Kimzey confident in world bull riding title defense at NFR

 

Bull rider Sage Kimzey from Strong City, Okla., is bucked from his bull during the first go-round of the 2015 Wrangler National Finals Rodeo at the Thomas & Mack Center in Las Vegas Thursday, Dec. 03, 2015. Josh Holmberg/Las Vegas Review-Journal

By Todd Dewey
Las Vegas Review-Journal

Most people who venture to Las Vegas shortly after their 21st birthday are here to party. Sage Kimzey isn't most people.

Kimzey, who last year became the first rookie bull rider in 51 years to win a world title, is completely focused on the task at hand at the Nationals Finals Rodeo, which kicked off its annual 10-day run Thursday at the Thomas & Mack Center.

"I come out here with one thing in mind. Not to party or have a good time or win a lot of money on the blackjack table. All I'm worried about is staying on 10 bulls," Kimzey said before the first round. "I'm not into the whole party scene. It's business for 10 nights."

Kimzey, who tied an NFR record with four round wins last year en route to winning the event average title, was bucked off his first bull, Psycho Patch, in what qualifies as a rarity for the 5-foot-7-inch, 140-pounder from Strong City, Okla. (population 49).

Kimzey had an astonishing 72.4 percent rate of qualified rides this year, and only three-time world champion Tuff Hedeman has a better record on the all-time list kept by ProBullStats (66.67 percent to 64.30 percent), with Kimzey having 191 qualified rides in 297 attempts, including 71 of 98 this year.

"Consistency always has been my big thing," Kimzey said. "I stay on a lot of bulls. That's what I do. I'm not the flashiest guy or anything like that, but I stay on a lot of bulls."

Kimzey might not be flashy, but he's confident. He wants nothing less than to be the best bull rider ever and has his sights set on breaking Don Gay's record for most bull riding world titles (eight).

"That is my goal, as far as my pro career goes. To win nine world titles and to be remembered as the best ever," he said.

Hedeman wouldn't bet against him. He was recently quoted as saying Kimzey "is a rare talent who rides fundamentally flawless."

"Sometimes someone comes along who's better than everyone else," Hedeman told the California Sunday Magazine. "That's just the way it is."

Kimzey still can hardly comprehend what he accomplished last season, when he compiled arguably the best rookie season in Professional Rodeo Cowboys Association history with $318,631 in total earnings, the NFR average title and the gold buckle.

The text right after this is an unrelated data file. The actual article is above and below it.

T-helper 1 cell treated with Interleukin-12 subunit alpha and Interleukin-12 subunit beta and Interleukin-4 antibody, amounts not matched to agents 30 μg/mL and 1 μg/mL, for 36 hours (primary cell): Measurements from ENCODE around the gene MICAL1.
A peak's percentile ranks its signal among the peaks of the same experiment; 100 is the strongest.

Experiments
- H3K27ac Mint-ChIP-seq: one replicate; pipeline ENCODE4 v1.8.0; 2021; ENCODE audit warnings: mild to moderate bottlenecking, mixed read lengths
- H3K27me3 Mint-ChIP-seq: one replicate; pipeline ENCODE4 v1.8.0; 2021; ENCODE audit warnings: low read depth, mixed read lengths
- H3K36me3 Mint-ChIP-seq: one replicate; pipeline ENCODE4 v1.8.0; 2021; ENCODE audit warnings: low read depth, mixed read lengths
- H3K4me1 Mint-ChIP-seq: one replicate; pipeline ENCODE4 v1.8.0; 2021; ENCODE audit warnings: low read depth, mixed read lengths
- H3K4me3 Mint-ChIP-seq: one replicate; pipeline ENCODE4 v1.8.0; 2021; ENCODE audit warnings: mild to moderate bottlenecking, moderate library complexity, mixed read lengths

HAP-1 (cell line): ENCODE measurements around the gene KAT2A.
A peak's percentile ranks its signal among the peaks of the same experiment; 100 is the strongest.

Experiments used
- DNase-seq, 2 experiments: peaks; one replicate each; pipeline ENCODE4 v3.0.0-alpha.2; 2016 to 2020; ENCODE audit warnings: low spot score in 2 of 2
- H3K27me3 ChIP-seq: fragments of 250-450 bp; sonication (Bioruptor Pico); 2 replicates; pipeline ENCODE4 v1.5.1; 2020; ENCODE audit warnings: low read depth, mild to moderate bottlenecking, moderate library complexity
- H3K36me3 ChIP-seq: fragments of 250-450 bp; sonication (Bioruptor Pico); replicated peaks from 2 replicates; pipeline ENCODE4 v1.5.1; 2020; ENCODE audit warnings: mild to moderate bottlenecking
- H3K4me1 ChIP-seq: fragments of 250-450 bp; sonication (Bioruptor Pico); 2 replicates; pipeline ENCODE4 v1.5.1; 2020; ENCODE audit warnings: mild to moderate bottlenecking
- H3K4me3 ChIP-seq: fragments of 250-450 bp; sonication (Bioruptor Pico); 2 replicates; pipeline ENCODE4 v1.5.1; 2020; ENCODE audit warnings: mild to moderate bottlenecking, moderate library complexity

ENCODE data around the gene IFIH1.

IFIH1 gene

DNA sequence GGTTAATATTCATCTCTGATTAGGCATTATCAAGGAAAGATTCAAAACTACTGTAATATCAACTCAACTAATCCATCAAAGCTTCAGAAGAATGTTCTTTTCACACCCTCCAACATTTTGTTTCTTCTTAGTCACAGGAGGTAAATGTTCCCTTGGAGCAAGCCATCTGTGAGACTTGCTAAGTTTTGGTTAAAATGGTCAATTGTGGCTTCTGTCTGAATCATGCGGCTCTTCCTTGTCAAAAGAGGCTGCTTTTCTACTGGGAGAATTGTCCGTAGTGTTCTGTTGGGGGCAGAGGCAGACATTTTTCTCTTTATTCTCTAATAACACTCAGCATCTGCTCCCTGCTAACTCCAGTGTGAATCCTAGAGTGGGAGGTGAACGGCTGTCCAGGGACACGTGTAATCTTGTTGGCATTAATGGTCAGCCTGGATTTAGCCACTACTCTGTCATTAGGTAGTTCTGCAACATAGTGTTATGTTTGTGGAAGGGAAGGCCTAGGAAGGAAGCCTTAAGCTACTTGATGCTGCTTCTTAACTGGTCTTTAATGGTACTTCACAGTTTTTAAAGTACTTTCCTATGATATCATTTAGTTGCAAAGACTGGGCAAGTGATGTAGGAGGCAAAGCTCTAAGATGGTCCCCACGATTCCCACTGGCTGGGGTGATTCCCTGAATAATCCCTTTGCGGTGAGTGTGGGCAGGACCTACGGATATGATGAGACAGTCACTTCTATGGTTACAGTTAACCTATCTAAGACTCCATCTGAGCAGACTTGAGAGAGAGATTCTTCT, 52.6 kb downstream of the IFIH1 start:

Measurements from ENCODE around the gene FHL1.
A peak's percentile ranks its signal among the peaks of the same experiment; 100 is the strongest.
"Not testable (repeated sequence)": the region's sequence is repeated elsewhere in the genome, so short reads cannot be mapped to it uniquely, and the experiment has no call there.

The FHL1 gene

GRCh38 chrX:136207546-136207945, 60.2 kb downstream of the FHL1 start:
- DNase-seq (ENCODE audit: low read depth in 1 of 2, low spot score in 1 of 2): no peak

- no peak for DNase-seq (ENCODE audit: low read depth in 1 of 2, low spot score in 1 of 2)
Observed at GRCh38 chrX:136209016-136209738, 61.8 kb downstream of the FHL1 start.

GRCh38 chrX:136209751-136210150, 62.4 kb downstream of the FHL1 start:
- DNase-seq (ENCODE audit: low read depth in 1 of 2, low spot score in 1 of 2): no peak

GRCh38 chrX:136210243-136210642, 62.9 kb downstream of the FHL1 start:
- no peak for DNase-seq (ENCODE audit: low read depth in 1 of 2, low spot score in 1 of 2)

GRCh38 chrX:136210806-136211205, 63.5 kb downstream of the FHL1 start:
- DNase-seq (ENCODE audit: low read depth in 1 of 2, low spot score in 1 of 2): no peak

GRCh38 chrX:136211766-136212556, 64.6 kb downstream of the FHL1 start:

"Sometimes I still have to pinch myself to make sure it's still real," he said.

Kimzey has had his sights set on the NFR since he attended his first one at age 4 with his father, Ted, a longtime PRCA barrelman/clown who worked at the NFR in 1980 and 1987 and was an alternate in 1986. Kimzey's mother was a barrel racer and rodeo queen, and his brother and sister are professional trick riders.

"Not too much rattles me at all," he said. "My upbringing's definitely played a big part in it."

According to University of Calgary researcher Dale Butterwick, there were at least 27 fatalities among bull riders from 1989 to 2012, but Kimzey puts the danger in perspective.

"There's danger all over the world," he said. "I'm strong in my faith. If it's my time, it's my time. Regardless if I'm in a swimming pool or riding a bull."

Kimzey also excelled at the less perilous sport of basketball. He was the starting point guard for his Cheyenne High School team, which won the 2012 Oklahoma state title his senior year.

Trevor Brazile also played high school basketball, and Kimzey boldly claimed he would beat the King of the Cowboys in a one-on-one game on the hardwood.

"I would for sure beat Trevor," Kimzey said. "He's getting a little long in the tooth to beat me at basketball."

Parker Breding won the first round with an 86.5-point ride on Magic Bullet to earn $26,230 and cut Kimzey's world standings lead in half, to about $26,000. Breding suffered probable rib fractures when he was gored by the bull under his vest after his ride. He's questionable for round two.

Kimzey, fully recovered from a broken riding hand suffered earlier this year, remains poised to become the first bull rider ever to win a world title in each of his first two years as a pro.

"With the payout more, no lead is safe," Kimzey said. "But I like my chances head-to-head in a shootout."

Maybe then he'll be ready to party.

* NOTES — Brazile, who has a record 22 gold buckles, set an NFR first-round record of 6.8 seconds in tie-down roping to climb to third in the world, about $12,000 behind defending world champ Tuf Cooper, who didn't place. ... Evan Jayne, the Frenchman who is the first European-born cowboy to qualify for the NFR, took second in bareback riding with an 83-point ride on Bar Bandit. Jayne ascended to second in the world, less than $15,000 behind four-time defending world champ Kaycee Feild, who finished in a four-way tie for third with an 81-point ride on Miss Dunny.

Contact reporter Todd Dewey attdewey@reviewjournal.com or 702-383-0354. Follow him on Twitter: @tdewey33